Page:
Since China announced a cut in its export quota for Rare Earth Metals in 2012, there has been considerable activity across the world in finding alternative supplies.
Rare Earth Metals are important in the manufacture of many consumer electronics, such as mobile phones and PCs, and in green technology items, such as solar panels, wind turbines and electric or hybrid vehicles as well as for the defence and aircraft industries.
China’s action as the world’s main supplier prompted concern about security of supplies and about protecting industries in many developed economies already struggling with the consequences of the global financial crisis that began in 2008.
There have been three main points of focus in the search for alternative sources. These have been exploration, R & D to find alternative methods that do not depend on the use of Rare Earth Metals and Recycling from existing products when they have reached the end of their lives.
There has been progress on all three fronts with potentially substantial Rare Earth deposits identified in Greenland, Alaska and Canada, on the sea bed off Japan and in Russia in addition to already known sources in Africa, Australia and the USA.
In the US plans are developing for re-opening processing of Rare Earths at mines that were deemed uneconomic when compared to the cheaper sources from China. This has been because Rare Earth Metals have to be extracted from other metal ores and are generally found in small quantities, a complex and messy process that has also raised concerns about the environment around the mines. However, one Australian mining company, Lynas, has already invested heavily in building and starting up a new processing plant in Malaysia which is predicted to become the world’s largest supplier outside China by mid 2013.
Innovations that perhaps would have not emerged without the Chinese action have also included a partnership between a Japanese company and the Jamaican government to extract Rare Earths from the tailings (sludge) left from the Jamaican bauxite mines.
Japan, which had been buying 50% of its supplies from China, has been at the forefront of initiatives to find alternative supplies. This has been exacerbated by a long running dispute between the two countries over the ownership of a number of small islands that flared up again in the last couple of years.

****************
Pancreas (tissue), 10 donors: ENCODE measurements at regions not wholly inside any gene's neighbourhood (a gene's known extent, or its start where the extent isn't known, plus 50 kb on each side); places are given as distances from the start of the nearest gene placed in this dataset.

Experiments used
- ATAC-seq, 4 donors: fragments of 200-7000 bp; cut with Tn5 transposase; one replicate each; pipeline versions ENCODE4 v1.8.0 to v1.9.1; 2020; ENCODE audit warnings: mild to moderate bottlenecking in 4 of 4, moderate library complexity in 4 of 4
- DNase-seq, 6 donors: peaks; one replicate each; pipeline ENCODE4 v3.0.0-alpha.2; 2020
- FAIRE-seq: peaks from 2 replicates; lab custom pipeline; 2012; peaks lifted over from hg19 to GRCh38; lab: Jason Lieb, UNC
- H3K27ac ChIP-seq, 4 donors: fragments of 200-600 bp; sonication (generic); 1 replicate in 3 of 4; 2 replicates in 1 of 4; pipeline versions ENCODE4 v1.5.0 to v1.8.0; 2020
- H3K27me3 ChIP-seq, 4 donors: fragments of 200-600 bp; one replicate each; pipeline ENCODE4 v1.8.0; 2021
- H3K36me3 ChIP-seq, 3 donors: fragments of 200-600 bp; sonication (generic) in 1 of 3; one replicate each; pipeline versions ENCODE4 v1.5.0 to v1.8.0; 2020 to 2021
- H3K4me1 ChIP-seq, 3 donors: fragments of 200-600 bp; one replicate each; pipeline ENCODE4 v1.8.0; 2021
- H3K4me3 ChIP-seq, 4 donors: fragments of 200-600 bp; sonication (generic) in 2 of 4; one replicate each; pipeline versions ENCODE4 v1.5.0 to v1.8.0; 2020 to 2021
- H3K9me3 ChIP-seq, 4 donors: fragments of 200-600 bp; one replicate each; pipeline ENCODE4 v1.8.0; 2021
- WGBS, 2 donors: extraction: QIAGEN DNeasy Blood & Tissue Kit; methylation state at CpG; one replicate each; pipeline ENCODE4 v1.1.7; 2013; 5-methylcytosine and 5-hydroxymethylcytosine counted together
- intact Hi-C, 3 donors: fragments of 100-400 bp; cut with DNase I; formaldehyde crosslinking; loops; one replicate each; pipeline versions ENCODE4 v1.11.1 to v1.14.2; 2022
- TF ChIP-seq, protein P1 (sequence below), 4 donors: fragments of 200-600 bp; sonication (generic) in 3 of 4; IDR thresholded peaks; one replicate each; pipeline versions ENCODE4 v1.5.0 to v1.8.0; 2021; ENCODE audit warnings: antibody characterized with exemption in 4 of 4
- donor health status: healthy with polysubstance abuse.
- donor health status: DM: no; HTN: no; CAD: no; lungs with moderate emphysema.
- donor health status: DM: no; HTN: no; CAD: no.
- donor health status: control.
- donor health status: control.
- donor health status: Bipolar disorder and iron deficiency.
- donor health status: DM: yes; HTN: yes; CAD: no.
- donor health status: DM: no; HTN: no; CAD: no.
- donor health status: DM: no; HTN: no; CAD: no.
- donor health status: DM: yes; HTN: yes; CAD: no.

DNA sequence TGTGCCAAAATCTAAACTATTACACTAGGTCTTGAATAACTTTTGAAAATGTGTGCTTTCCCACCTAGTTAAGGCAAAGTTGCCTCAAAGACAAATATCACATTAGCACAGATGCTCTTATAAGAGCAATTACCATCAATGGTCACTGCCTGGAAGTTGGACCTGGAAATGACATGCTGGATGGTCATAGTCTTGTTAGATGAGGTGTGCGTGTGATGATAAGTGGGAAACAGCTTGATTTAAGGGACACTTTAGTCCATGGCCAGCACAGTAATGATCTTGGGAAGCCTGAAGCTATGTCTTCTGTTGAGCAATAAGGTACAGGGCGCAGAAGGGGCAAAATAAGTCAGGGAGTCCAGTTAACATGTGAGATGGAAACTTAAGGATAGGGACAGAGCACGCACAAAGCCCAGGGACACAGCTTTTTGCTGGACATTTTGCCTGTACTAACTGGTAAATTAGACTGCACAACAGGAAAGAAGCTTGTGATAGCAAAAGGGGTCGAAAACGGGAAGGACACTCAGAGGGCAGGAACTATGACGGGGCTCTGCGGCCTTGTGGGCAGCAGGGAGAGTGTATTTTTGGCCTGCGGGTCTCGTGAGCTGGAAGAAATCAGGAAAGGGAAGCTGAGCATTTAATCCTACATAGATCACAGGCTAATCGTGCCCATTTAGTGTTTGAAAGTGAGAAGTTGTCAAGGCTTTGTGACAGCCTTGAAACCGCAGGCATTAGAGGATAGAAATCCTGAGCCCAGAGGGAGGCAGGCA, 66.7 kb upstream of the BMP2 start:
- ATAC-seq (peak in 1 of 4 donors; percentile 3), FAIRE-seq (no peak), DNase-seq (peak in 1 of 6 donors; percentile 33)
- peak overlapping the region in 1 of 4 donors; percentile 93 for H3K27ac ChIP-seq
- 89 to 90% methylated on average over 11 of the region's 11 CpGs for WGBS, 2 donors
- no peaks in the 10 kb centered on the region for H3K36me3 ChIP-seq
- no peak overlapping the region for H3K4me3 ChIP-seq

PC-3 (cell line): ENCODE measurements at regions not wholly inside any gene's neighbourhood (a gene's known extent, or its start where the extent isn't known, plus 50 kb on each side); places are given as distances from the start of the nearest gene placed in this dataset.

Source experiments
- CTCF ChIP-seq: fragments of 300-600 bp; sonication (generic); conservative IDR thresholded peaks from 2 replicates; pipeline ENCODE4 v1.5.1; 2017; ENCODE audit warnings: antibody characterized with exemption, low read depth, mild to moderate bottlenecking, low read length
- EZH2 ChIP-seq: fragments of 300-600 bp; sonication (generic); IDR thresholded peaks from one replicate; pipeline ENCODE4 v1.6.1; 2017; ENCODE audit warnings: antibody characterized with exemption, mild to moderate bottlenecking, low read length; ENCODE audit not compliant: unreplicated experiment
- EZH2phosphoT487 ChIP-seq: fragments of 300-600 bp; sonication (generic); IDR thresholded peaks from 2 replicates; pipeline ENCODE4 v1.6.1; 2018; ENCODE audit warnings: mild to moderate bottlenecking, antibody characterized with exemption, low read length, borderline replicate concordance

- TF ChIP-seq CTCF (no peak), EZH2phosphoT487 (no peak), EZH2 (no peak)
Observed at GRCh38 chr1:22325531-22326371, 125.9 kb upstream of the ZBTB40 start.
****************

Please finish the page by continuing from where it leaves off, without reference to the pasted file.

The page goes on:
Japan has reached agreements with mining companies in India and Eastern Europe on joint projects for processing supplies but its car companies have also been pioneers of the recycling effort because of the importance of its manufacture of hybrid and electric vehicles.
The country has recently announced that Rare Earth Metal recycling from the batteries of these vehicles has been achieved, a year after the project was first announced by Honda. The process was able to extract more than 80% of the metals from the batteries with a purity of 99%.
The question many analysts are asking is what all this will do to the prices of these metals as an attractive investment.
These prices have been very volatile over the last couple of years and the fear is that the prices will drop with all these new sources being identified.
However, there are a number of considerations that investors should bear in mind. They include the changing nature of geopolitics, such as the Chinese-Japanese island dispute and the desire by countries in the current economic climate to ensure stability of supply for their own home industries. The current global shift to multiple centres of economic gravity will also play its part.
Another important consideration is that China is widely believed to be wishing to develop its economy from mine through to finished product and at the same time to close down illegal mining and clean up its environment, eventually leading to fewer Rare Earth Metals being available to export.
However, it will take a considerable time before the mines and processing operations are set up that can take advantage of the new deposits that have been identified. Similarly recycling is still in its infancy, in both Japan and in Europe.
Investors are advised to stay aware of the geopolitics and development progress of both new processing and recycling initiatives and to do what investors are generally advised to do – which is not to think in terms of short term gains but of the longer term while prices continue to be volatile.